To install Qt, start up its installer by double-clicking qt-win-opensource-4.2.3-mingw.exe (or whichever version you downloaded). The installer's first screen is shown on the right in Figure A.1. The instructions are easy to follow, and again, we have assumed that you have accepted the default directory (e.g., C:\Qt\4.2.3). When you get to the "MinGW Installation" screen, if you put MinGW in the standard location, the "Previously installed MinGW" path should be correct. If it is not, or if you installed MinGW in a nonstandard location, you must type in its path or use the browse button (...) to locate it. If you did not install MinGW, check the "Download and install minimal MinGW" checkbox so that the Qt installer can fetch and install it for you.
Unfortunately, the GPL Qt installer does not add Qt to the path; this means that applications that depend on the Qt DLLs, such as QtCore4.dll, QtGui4.dll, QtXml4.dll, and so on, or that depend on the MinGW DLL, mingwm10.dll, will not find them. Since PyQt applications depend on these libraries, you must manually add the path to them so that double-clicking a PyQt .pyw application will work. Without this path, any PyQt program you attempt to run will not work, and instead an error message box will pop up, such as, "pythonw.exe -Unable To Locate Component", that says it can't find mingwm10.dll.
Click Start^Control Panel, then click System, to pop up the System Properties dialog. Click the Advanced tab, then the Environment Variables button (near the bottom of the dialog). Click the Path variable in the "System variables" section (in the bottom half of the dialog), and then click Edit.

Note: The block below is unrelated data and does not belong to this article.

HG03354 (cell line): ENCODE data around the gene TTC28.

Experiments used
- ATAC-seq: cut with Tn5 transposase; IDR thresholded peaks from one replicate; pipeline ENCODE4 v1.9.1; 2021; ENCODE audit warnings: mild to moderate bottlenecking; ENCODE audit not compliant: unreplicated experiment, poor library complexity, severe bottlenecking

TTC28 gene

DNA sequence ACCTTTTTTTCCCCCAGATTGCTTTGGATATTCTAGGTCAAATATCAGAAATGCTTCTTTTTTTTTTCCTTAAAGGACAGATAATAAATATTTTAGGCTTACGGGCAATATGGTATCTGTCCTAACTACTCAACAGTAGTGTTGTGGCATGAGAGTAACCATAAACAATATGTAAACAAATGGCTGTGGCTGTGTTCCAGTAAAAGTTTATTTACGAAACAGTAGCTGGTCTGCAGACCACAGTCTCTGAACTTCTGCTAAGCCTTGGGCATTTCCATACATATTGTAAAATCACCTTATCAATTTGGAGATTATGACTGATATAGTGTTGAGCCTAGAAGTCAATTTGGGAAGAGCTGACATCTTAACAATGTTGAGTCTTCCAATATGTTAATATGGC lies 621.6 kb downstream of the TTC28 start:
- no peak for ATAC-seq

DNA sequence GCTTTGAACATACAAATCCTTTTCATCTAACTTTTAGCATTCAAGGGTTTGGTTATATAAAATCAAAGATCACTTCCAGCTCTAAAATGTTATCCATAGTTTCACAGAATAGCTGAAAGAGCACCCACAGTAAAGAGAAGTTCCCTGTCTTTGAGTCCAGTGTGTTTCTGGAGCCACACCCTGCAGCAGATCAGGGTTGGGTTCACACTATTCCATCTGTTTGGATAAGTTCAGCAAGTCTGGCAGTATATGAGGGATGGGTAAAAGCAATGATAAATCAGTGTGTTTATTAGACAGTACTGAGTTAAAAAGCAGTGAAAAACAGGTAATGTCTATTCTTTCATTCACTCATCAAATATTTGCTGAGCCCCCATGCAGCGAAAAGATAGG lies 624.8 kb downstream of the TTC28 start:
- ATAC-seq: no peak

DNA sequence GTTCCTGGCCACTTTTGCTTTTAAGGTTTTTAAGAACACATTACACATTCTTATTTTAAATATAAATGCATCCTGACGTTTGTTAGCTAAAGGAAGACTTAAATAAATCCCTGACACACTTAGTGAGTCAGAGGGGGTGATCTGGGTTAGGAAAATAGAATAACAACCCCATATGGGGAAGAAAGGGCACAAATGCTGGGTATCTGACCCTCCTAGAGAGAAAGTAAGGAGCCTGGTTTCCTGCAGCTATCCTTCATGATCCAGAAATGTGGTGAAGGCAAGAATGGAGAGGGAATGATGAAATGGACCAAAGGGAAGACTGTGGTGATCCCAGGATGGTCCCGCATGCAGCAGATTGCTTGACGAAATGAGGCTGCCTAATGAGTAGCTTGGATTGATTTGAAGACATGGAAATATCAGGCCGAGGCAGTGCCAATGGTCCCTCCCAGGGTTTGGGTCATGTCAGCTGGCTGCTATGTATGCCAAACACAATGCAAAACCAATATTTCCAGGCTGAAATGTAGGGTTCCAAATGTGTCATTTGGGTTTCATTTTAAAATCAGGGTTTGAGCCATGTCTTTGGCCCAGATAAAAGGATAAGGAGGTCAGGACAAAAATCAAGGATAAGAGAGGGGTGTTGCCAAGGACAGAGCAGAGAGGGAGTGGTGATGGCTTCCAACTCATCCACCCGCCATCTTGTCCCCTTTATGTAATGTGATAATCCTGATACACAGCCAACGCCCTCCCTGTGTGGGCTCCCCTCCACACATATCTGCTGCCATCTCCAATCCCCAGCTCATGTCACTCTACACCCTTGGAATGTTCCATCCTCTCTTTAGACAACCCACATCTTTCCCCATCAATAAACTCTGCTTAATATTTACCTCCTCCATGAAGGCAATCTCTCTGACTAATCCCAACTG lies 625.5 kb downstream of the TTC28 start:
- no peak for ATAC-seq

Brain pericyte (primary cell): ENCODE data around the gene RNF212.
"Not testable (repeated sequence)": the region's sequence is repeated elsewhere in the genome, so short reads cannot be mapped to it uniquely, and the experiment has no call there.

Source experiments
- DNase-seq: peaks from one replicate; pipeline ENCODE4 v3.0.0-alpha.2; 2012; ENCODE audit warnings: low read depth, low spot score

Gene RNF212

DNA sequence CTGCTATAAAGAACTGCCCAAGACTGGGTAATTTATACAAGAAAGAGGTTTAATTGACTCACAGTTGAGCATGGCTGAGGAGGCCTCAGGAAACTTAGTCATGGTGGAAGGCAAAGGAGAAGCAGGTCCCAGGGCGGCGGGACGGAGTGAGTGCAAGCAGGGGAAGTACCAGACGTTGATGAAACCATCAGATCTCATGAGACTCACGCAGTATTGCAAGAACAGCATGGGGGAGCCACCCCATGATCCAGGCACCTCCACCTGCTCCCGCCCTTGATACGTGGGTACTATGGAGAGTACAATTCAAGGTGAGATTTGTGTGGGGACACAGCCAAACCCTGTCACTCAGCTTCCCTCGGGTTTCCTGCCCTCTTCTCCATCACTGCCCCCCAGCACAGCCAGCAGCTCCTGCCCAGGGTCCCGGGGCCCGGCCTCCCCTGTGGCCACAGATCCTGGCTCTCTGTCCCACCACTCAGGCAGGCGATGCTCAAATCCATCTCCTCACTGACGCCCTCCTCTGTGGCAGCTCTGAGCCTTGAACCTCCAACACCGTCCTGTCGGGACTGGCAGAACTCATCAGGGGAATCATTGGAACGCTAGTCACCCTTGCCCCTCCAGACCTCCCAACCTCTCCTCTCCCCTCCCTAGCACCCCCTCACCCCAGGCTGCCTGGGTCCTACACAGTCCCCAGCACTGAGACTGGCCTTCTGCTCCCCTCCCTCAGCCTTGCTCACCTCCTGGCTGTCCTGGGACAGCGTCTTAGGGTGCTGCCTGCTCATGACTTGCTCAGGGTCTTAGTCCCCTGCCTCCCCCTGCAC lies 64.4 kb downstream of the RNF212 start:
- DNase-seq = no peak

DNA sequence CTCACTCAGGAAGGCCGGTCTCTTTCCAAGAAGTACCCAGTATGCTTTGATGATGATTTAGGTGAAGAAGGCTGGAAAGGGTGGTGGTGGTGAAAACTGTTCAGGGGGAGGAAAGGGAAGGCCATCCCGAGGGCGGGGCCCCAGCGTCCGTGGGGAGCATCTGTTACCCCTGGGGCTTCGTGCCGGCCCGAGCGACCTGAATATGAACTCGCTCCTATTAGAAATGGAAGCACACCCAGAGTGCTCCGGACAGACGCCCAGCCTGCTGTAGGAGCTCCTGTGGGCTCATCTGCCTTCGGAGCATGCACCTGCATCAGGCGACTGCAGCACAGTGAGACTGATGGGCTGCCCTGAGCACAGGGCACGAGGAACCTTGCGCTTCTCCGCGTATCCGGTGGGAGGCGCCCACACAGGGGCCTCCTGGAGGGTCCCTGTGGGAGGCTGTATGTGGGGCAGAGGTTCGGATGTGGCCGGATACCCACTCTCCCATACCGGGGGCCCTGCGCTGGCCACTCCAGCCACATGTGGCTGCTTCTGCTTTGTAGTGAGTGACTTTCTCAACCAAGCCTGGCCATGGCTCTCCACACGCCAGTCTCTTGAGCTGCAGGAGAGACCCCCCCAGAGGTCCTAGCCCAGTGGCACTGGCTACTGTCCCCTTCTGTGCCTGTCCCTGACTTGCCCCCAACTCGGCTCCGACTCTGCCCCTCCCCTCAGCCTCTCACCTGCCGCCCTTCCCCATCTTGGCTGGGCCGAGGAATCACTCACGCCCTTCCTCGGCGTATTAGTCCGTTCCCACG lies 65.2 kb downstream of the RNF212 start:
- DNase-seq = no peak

The Edit System Variable dialog, as shown in Figure A.2, has the Windows path. Be very careful not to delete the existing path! If you delete it by mistake, click Cancel, and then try editing the path again. Press End to deselect the path and to put the text cursor at the far right of the line edit, then add the text ";C:\Qt\4.2.3\bin". The leading semicolon is essential; obviously, use the version number of the Qt you actually installed, if it's different from the one shown here. This path works for all the Qt DLLs and for the MinGW DLL (since the Qt installer copies it into the Qt bin directory).
You are now ready to install Python. Start up the Python installer by double-clicking python-2.5.1.msi or whichever other .msi file you downloaded. The installer's first screen is shown on the left in Figure A.3. The installer is straightforward to use; the only information you need to type in is Python's path if you don't want to use the default of C:\Python25. If you use a nonstandard path, keep a note of it since you will have to type it into the PyQt installer. If you are desperate for disk space you don't have to install the test suite or the utility scripts, but we assume that you keep all the other components complete, including Tcl/Tk. Once Python has been installed, the installer may ask you to reboot—you should do so before going on to install PyQt.